Mammoth Memory

Gustav Klimt Art Project

To create a piece of artwork reflecting that of Gustav Klimt, it is helpful to observe one of his images as a reference. For this project, we will look at Klimt's painting The Kiss.

For this project, we will look at Klimt's painting The Kiss.

As you can see in the painting, Klimt uses a series of intricate, repetitive patterns. Almost all of the canvas is heavily patterned or clad in gold, all that remains are the areas of flesh showing – the hands, faces and feet of the subjects. This project is a study of pattern, so the smooth, delicately painted areas of skin can be kept as a link to the original.

This project is a study of pattern, so the smooth, delicately painted areas of skin can be kept as a guide.

Print out a copy of the original painting, and cut around the areas of skin to use on your artwork. Stick them onto the paper or canvas you are going to use for your work as shown above. As you can see, It's quite difficult to see what's going on in this image, the heads, arms and feet appear to be floating in mid-air. To help resolve this, we advise adding some lines as a guide. Either trace them from the original image or you could print a copy of the image below to help you. If you are feeling brave, why not try and draw the guidelines yourself, showing the shape of the couples flowing clothing and the floor below them.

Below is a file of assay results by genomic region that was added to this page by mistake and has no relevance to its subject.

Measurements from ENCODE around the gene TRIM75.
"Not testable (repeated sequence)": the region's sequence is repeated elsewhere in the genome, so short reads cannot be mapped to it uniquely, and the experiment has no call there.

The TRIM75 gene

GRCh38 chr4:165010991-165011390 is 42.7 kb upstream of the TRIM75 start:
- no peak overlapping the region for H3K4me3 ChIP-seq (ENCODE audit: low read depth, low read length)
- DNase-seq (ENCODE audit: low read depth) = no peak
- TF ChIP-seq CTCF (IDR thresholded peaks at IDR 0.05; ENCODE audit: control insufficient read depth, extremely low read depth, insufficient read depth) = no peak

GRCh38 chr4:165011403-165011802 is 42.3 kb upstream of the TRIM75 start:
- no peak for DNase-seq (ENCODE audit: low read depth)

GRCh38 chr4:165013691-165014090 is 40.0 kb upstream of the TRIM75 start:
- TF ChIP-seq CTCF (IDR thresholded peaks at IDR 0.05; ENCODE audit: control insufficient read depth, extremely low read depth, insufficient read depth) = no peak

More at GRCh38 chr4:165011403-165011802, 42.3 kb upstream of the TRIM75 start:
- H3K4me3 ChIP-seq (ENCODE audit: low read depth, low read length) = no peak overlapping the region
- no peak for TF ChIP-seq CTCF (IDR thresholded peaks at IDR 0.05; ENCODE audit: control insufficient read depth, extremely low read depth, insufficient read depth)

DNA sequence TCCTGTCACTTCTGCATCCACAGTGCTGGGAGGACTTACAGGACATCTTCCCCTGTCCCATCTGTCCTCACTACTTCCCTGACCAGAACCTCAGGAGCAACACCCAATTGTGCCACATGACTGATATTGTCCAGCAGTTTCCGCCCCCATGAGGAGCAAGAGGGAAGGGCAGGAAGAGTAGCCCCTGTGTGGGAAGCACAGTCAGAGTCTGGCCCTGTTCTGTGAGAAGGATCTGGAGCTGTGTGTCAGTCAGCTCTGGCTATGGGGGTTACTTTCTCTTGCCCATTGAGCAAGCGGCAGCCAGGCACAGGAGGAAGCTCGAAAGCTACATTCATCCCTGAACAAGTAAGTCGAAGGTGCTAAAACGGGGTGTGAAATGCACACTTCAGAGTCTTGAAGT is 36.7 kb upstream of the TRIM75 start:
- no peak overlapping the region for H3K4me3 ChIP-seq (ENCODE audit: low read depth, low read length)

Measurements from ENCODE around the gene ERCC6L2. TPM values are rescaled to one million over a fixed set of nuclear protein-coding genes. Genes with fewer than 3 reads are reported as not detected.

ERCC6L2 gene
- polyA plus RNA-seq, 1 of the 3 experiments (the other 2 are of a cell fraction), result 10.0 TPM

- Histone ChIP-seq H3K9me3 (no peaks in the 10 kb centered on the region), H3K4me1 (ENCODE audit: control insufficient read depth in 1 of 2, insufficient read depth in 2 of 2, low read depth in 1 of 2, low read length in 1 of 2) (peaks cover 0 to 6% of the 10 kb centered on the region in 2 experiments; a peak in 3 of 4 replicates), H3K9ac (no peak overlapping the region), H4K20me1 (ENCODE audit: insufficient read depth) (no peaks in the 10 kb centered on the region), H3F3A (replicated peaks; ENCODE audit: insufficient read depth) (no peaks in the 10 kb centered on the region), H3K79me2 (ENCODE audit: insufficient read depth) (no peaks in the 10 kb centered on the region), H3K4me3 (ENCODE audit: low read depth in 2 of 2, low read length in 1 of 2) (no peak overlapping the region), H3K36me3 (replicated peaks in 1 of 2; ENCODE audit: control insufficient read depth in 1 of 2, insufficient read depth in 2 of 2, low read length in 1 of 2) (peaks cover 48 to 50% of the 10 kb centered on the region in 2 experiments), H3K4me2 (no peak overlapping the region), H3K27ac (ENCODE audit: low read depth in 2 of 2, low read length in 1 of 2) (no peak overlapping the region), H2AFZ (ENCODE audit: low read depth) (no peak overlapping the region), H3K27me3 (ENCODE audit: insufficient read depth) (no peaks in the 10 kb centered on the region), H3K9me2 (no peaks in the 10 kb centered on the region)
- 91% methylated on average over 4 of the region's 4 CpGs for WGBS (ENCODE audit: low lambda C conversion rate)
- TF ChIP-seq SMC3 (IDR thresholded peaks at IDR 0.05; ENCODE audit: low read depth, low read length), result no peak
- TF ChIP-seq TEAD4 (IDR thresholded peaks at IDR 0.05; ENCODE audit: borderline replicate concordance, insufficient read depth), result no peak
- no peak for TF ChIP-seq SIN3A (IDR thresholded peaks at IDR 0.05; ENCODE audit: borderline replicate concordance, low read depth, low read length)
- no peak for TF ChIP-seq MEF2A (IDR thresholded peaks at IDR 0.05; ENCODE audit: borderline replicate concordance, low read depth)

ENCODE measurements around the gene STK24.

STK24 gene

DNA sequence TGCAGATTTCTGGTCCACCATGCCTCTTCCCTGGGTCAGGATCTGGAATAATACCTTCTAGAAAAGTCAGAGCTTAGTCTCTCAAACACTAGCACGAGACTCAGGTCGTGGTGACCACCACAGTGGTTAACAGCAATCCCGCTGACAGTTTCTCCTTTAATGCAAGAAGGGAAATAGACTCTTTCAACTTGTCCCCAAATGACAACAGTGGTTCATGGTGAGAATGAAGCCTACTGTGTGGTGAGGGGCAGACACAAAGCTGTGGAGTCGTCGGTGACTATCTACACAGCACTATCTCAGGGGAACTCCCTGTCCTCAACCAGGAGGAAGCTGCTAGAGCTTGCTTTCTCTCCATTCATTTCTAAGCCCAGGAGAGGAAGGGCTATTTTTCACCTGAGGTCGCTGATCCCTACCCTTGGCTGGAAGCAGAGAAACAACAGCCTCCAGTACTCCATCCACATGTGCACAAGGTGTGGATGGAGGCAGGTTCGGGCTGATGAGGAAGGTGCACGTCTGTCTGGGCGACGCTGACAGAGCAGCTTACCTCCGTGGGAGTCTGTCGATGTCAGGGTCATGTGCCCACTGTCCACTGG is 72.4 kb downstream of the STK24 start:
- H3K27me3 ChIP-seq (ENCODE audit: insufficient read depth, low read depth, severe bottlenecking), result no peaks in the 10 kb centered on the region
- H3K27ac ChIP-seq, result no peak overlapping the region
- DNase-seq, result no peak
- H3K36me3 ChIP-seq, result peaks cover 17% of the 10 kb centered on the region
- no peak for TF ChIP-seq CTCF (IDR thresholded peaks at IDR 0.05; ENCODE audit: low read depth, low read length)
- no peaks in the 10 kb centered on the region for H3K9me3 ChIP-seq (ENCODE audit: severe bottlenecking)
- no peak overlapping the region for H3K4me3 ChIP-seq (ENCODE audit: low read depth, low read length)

To help resolve this, you want to add some lines as a guide

Now the technical side of the project is complete, this is where the fun begins. As we stated before, this is a study of pattern. The wide variety of marks, symbols and patterns Klimt used is almost endless so this is an opportunity for you to go crazy with pattern. Before we continue, here are the examples of Klimt's patterns from just a small handful of his paintings – the variety is amazing!

his work is intricately decorated with patterns. When looking at his work you notice the repetition of pattern, shape and symbols.

Use the blank image you have created or printed and start adding pattern, the more colour and detail the better. You may wish to include some of Klimt's patterns, or go crazy and experiment with a completely unique design that showcases your own ideas and techniques. If you feel the need to draw out the patterns you want to use with a pencil first, you can, but the fun is in the expressive marks so why not go straight in with the colour. Here's our version, both with and without colour.

Here's our version, both with and without colour.

Gustav Klimt

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